The new criminal code includes a new approach to sentencing in part 2 of chapter III, which lists the principal punishments that may be used in order of severity (article 65), including supervision and community work, as well as imprisonment; lists additional punishments that can be imposed where the principal sentence is not sufficient to achieve the sentencing goals, such as the revocation of certain rights, confiscation of goods, and payment of compensation (article 66); and establishes categories for levels of fines, with updated values able to be stipulated by government regulation (article 79).
The law maintains the death penalty as an available sentence. However, article 100 provides that judges can impose a death sentence with a probationary period of 10 years, taking into account the defendant’s role in the act and his or her remorse and hope for self-improvement. If the person then displays commendable attitudes and actions during that probation period, the sentence can be changed to life imprisonment by presidential decree following consideration by the Supreme Court. Article 101 provides that, where a request for clemency by a death row convict is rejected but the death penalty is not carried out within 10 years of that refusal, the sentence can be changed to life imprisonment by presidential decree.
Articles 45 to 50, in chapter II of the new code, which relate to corporate criminal responsibility, allow liability for criminal acts to be imposed on corporations and on board members, administrators with functional positions, and managers who were acting on behalf of or in the interests of the organization. However, the executive director for the Indonesian Center for Environmental Law considered that, in practice, the new rules “can only ensnare lower corporate officials such as field managers, who are often not the main actors in environmental crimes,” and “will make corporations, as business entities, difficult to charge with criminal offences.”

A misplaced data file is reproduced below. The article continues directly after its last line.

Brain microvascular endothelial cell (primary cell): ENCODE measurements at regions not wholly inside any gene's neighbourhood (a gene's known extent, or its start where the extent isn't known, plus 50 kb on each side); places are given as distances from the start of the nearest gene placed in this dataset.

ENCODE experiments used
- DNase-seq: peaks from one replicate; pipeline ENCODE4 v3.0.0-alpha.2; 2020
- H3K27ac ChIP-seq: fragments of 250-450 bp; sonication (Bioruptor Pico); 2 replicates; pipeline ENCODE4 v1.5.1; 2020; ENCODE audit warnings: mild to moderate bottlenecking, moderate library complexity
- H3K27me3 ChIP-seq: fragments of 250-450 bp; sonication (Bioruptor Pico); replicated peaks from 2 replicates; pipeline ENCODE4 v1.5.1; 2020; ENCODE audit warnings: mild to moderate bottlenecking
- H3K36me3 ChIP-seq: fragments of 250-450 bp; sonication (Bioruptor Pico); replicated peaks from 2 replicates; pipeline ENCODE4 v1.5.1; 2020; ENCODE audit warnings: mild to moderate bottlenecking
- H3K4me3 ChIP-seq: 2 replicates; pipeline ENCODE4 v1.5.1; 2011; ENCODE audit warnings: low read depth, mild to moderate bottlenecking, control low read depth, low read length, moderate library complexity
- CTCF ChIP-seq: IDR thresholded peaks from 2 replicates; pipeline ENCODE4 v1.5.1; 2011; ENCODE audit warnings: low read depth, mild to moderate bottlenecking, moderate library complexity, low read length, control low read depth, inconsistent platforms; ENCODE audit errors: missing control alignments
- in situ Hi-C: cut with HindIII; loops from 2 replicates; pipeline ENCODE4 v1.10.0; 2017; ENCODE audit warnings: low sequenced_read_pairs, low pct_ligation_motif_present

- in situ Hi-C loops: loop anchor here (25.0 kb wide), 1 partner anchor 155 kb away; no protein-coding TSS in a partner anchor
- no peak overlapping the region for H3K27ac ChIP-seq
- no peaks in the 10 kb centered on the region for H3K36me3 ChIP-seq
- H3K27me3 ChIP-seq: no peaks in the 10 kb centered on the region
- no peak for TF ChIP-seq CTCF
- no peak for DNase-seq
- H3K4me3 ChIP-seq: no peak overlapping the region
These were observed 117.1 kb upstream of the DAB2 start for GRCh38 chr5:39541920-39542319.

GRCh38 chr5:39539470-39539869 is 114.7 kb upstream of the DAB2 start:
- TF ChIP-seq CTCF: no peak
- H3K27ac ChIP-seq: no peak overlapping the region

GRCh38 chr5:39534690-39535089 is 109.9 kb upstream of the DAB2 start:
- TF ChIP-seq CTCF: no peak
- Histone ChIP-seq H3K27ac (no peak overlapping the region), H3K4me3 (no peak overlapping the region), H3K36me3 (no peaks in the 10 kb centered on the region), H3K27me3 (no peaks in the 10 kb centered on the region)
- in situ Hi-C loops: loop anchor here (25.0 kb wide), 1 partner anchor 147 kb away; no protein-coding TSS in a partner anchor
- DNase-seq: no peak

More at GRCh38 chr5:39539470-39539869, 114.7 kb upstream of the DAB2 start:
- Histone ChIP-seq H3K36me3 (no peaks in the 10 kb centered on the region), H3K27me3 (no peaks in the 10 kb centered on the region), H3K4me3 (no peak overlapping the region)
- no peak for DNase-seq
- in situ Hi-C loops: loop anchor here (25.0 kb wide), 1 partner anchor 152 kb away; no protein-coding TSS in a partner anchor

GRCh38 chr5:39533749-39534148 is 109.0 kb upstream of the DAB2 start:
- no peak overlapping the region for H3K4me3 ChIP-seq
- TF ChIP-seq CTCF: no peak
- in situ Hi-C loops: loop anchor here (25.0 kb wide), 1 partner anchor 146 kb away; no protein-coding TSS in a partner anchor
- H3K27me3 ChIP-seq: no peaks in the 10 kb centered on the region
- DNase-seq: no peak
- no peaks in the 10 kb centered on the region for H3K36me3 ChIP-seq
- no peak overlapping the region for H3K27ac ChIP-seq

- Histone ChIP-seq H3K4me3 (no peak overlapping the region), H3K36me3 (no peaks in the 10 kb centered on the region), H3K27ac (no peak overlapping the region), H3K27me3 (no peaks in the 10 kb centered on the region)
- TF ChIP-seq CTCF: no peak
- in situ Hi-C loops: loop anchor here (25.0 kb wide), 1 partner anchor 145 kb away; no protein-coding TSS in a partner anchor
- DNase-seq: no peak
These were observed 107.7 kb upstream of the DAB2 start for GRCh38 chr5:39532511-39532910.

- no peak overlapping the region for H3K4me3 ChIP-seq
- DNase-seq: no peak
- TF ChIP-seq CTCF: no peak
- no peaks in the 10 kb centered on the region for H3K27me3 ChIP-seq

Reactions to the New Code
The Indonesian minister for law and human rights welcomed the passage of the criminal code bill, saying that “Dutch-era legal products are no longer relevant to Indonesia. This criminal code bill has been very reformative, progressive, and also responsive to the current situation in Indonesia.” He further stated that the bill was “socialized” to all stakeholders and had gone through transparent, thorough, and participatory discussions.
However, various human rights groups and activists both inside and outside Indonesia strongly condemned aspects of the new code. Human Rights Watch said that its provisions “seriously violate international human rights laws and standards” and “violate the rights of women, religious minorities, and lesbian, gay, bisexual, and transgender (LGBT) people, and undermine the rights to freedom of speech and association.” Amnesty International’s Indonesia director said that “[w]hat we’re witnessing is a significant blow to Indonesia’s hard-won progress in protecting human rights and fundamental freedoms over more than two decades.”
Critics are also concerned that the code will exacerbate corruption in the country. An Indonesian law lecturer explained that a shortage of police officers and the longstanding reputation of the police as being corrupt “could pave the way for discriminatory enforcement” of the code: “What will happen in the future is that those kinds of articles will only be applied to people who don’t have access and who don’t have enough money to actually bribe the police. So politicians and rich people, for example, they can easily go around the regulations.”
In addition, entities in the tourism sector raised concerns about the impact of the new provisions, particularly those on sex outside marriage and cohabitation, on the industry, since these will apply to international visitors as well as local residents, and the law may generally affect the country’s global reputation.
As stated by the minister for law and human rights, opponents of the law can challenge its provisions by applying for judicial review in the Constitutional Court. However, media reports noted that there is “dwindling trust” in the court, with some actions taken by the DPR in recent years having undercut the independence of the court.
Kelly Buchanan, Law Library of Congress
December 12, 2022